Communities historically and present, perceive many of these groups as “country gangs” who in the past have been portrayed as gangsters by the media. In modern times, they typically represent themselves as reputable businessmen. These individuals routinely conduct illegal proceedings as if they were the everyday activities of a corporation; from small to large scales operations. Modern metropolitan areas possess high tech law enforcement manpower, equipment, and resources but once one leaves the urban areas, cultures, technology, knowledge and experience of law enforcement agencies change quite significantly. Gary Potter and Larry K. Gaines (1992) investigated rural organized crime by completing field research in Kentucky. These researchers infiltrated the local organized crime groups and recorded their experiences. They came to the conclusion that in the poorest communities, the local economy could possibly collapse without organized crime, making illegal activities a necessary evil. The National Institute of Justice (1994) released a report discussing the difficulty of prosecuting corruption in rural districts because the population was dependent on the revenue that organized crime creates. The lack of judicial organization and resources, lower income rates, lower education, the availability of multiple methods of dispersing and acquiring contraband, and higher influences of outside sources, make the rural south a primary area for the prevalence of organized crime.
Previous theories for explanation of organized criminal activity
Many theories offer explanations for the behavior of the Dixie Mafia’s members, but they do not fully explain the activities of these individuals. Blocked opportunity theory (Merton, 1938) otherwise known as Merton’s strain theory, focuses on the sociological perspective that people are unable to obtain legitimate means of gainful employment. Blocked opportunity has been generally theorized as occurring when a person lives in conditions that have left them with limited access to education, vocational training, and legitimate means of support, therefore the individual turns to a life of crime to achieve their goals. This remains a reasonable assumption however it does not explain why some individuals have the means and ability to achieve acceptable socio economic status but remain unsatisfied with their middle class status (Agnew, 2006). Criminologists have used blocked opportunity as one of the explanations for participating in crime groups as a sole alternative to poverty in the lower social classes (Hunter & Dantzker, 2012). Social psychologists propose that this remains group conformity, cohesion, and a desire to become a member of an institution.  Conflict theory assumes that there remains a discrepancy between the upper and lower classes which causes adversarial relationships between social groups; as the wealthy are powerful and are perceived to thwart and undermine the poor. In retaliation, the disadvantaged respond creatively by grouping themselves into crime rings (Hughes, 2007). Social learning theory proposes that aggression is learned by modeling. By imitating role models and peers, children learn how to be violent and aggressive towards others (Bandura, Ross, & Ross, 1961). One biological theory proposes that individuals are experiencing physiological under arousal condition which is an unpleasant state that leads individuals to increase arousal by engaging in risky behavior to increase their arousal levels (Eysenck, 1997) or that the individual is suffering from a mental illness. Economist Bruce Yandle (1999) asserts that this behavior is driven by simple supply and demand of the local economy.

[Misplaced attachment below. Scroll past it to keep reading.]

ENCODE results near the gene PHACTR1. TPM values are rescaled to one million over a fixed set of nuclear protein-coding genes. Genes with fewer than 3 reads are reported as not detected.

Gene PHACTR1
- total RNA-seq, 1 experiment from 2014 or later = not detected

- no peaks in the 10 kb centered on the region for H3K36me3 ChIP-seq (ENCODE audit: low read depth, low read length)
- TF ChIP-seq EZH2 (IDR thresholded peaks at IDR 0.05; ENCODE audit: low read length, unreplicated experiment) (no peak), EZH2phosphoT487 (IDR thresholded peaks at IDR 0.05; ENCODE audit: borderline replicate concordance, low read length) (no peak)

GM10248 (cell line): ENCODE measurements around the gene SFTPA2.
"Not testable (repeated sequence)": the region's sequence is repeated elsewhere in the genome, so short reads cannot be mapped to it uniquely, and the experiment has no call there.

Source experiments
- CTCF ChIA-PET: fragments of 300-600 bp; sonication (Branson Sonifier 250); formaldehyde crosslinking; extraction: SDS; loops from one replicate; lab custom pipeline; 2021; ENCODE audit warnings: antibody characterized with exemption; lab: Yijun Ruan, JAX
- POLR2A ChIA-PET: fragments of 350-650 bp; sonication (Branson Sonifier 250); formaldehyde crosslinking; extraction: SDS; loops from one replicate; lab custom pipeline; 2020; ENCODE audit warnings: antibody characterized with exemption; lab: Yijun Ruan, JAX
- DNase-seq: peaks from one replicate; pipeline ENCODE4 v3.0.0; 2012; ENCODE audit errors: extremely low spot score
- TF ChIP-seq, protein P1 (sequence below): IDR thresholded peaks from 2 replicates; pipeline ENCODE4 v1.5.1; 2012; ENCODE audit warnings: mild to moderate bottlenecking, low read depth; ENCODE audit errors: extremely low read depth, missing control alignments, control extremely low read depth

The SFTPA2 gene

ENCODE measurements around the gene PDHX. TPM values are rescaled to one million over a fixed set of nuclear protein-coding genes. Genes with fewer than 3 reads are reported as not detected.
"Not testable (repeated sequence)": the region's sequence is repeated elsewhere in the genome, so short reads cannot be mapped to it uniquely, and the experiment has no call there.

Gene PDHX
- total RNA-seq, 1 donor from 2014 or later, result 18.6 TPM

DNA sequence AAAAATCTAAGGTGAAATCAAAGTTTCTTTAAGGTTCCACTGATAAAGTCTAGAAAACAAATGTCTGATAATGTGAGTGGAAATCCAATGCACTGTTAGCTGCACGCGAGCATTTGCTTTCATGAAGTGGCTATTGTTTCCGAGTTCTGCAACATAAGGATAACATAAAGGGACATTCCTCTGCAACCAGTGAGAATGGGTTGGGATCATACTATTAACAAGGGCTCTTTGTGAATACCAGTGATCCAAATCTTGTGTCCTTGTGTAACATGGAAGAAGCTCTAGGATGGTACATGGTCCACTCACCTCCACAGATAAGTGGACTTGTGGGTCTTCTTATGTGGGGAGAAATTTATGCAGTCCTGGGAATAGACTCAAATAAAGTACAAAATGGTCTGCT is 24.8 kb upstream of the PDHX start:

These theories attempt to propose an explanation of organized crime; however the weakness of many of these theories lies in the data obtained to define such activity, and usually comes from urban areas. They do not explain why a specific population participates in these organizations.
STCT: explaining the phenomenon of participation in rural organized crime
Social Transgression and Corruption Theory, (STCT) seeks to explain the motivations of educated middle-class men and women to seek out and join rural mafia groups. This population has families and many have no criminal history. These individuals remain unaffected by the previous aforementioned theories. The Dixie Mafia is used as a case study for rural areas of the United States. The Dixie Mafia’s rich history and century old dominance over the southern state’s organized crime groups is appropriate for this study. STCT explores and provides a possible explanation for the creation and persistence of these groups. This theory examines the personality traits, socio-economic status, and histories of rural organized criminal participants. This idea presents a new perspective of deviant behavior that has not been thoroughly examined before and has been generally overlooked. STCT defines organized crime as a sub-culture that violates social norms and laws, and exploits its members, victims, and society for financial gain and increased economic status. Their perceptions of their lifestyles remain indicative of their moral compass and these individuals perceive their world as an “us versus them” paradigm. Most research has focused on urban areas, street gangs, and the economically disadvantaged and uneducated offender. This theory is different because it proposes that individuals participate in organized criminal activity for other reasons besides monetary gain. STCT proposes that this population is motivated to participate because they need to be stimulated by their environment. They feel unfulfilled by the norms of conventional behavior and if presented with the opportunity may engage in criminal activity. Involvement with rural organized crime satisfies the physiological and psychological compulsion and it gives the individual the thrill they require. Continued involvement corrupts the individual and their risky behavior increases until it culminates into their death, family member’s deaths, exposure and incarceration. Their activities are localized because of minimal criminal justice repercussions and limited mafia associations. These individuals display characteristics such as narcissism and often engage in sensation-seeking activities on a regular basis.
Definition of STCT
Before one can understand STCT, the terms themselves must be defined. Social: defined as a group of people living together, wh